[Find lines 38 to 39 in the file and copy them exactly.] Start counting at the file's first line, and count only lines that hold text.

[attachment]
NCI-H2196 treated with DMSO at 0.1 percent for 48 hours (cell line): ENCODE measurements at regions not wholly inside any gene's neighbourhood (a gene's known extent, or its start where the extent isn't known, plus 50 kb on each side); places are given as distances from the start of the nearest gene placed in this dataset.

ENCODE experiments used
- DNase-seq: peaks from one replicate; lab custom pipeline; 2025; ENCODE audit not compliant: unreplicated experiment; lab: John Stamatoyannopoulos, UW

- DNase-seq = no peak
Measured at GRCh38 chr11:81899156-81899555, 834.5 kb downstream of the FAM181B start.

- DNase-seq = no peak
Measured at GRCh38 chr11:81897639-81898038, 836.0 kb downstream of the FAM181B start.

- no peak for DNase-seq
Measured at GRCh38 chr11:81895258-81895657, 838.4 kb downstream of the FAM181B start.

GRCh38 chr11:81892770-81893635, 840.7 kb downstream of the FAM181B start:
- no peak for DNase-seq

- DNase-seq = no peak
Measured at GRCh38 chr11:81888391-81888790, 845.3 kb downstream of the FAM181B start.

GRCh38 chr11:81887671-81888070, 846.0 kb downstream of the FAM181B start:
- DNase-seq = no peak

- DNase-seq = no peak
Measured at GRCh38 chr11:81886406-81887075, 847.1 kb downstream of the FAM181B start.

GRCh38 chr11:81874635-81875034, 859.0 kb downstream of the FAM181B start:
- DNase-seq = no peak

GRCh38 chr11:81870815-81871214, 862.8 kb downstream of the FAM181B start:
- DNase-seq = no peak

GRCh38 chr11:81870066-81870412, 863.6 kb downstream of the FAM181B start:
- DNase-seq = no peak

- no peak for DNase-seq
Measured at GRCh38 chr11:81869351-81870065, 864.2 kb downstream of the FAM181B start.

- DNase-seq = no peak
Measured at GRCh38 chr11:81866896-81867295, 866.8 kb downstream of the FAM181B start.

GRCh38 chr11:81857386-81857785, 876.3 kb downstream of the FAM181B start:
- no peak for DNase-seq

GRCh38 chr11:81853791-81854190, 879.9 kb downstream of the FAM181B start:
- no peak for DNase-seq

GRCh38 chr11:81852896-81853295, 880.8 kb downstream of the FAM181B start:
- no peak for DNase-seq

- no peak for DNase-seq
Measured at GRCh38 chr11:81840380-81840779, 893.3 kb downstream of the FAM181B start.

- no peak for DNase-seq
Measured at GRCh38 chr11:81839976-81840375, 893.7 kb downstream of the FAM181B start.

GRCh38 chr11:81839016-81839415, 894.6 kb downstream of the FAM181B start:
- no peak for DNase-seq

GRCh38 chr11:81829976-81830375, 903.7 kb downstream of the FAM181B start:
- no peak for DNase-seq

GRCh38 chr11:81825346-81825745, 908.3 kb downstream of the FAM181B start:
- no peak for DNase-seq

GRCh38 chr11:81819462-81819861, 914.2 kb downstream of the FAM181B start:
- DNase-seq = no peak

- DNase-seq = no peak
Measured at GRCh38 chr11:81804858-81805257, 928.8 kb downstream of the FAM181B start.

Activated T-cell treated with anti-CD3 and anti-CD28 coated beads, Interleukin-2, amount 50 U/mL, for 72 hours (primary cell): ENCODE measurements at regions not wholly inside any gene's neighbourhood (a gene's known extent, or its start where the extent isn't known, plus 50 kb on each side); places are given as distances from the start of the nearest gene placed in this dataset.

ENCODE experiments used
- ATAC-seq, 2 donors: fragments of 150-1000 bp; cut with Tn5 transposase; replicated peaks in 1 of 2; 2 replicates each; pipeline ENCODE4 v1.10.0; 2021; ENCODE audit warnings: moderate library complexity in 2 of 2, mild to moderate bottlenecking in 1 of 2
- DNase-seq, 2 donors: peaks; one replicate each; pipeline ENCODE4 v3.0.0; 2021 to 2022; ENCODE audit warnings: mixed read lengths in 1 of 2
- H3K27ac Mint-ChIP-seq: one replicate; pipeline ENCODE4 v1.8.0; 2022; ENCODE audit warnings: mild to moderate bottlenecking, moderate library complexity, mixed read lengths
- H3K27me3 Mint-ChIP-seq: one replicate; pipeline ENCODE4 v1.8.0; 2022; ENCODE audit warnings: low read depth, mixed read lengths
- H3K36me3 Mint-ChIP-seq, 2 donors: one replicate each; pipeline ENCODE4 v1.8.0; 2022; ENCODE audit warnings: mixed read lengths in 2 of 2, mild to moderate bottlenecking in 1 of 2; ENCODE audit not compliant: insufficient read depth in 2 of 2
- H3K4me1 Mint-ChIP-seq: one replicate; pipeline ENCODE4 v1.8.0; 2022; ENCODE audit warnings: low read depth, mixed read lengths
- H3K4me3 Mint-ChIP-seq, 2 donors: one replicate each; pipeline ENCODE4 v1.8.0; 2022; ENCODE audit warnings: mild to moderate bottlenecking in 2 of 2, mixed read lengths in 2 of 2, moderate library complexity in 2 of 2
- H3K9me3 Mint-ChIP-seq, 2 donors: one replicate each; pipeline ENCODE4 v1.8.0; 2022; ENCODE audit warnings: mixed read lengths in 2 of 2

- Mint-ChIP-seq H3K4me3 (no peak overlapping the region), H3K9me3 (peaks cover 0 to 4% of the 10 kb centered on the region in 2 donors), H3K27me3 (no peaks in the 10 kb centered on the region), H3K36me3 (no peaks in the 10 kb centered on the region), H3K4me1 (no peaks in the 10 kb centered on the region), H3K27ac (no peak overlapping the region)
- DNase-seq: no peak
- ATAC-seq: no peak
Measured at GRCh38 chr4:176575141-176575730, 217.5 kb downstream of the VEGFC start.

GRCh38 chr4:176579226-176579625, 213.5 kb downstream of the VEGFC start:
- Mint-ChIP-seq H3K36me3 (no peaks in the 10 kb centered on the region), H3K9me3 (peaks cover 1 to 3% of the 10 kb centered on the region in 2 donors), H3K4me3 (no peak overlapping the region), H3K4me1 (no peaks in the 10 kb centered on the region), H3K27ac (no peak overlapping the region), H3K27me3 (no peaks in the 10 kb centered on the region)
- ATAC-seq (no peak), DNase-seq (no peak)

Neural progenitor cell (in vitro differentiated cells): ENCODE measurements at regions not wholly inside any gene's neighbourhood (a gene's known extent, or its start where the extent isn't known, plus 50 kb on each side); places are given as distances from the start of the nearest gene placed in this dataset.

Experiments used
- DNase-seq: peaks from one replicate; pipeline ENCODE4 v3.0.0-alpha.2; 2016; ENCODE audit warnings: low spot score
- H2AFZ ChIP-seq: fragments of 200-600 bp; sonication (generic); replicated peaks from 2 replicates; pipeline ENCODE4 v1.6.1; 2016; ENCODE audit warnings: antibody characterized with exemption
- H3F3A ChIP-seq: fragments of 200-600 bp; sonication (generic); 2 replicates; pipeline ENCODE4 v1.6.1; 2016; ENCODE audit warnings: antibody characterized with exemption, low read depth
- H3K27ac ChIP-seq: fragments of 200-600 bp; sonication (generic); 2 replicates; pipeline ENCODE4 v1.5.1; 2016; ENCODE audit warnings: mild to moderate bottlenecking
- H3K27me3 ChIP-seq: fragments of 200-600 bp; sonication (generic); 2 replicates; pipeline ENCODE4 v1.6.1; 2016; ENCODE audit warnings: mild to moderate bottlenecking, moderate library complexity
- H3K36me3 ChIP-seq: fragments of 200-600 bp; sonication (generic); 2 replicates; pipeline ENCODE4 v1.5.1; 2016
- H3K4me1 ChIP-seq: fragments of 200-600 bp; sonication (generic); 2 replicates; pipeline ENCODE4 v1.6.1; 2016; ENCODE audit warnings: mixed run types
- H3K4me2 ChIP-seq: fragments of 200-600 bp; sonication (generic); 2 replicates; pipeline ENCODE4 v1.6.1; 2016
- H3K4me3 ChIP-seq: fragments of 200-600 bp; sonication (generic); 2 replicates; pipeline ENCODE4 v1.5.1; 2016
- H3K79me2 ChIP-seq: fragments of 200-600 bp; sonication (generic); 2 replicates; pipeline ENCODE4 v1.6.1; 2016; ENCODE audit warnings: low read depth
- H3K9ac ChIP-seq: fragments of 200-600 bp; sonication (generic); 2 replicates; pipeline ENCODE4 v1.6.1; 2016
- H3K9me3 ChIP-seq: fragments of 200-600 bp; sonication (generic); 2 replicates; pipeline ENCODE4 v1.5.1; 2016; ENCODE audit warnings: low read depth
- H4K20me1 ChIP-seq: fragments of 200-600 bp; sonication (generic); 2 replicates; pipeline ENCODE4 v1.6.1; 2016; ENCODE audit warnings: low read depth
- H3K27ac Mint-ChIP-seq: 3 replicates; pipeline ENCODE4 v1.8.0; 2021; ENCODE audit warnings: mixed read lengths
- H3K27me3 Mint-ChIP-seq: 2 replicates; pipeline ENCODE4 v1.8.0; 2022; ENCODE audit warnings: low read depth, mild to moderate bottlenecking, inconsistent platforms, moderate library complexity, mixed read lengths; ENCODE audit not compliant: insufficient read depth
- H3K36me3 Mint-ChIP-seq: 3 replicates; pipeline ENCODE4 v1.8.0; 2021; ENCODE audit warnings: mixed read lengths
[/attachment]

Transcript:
GRCh38 chr11:81839016-81839415, 894.6 kb downstream of the FAM181B start:
- no peak for DNase-seq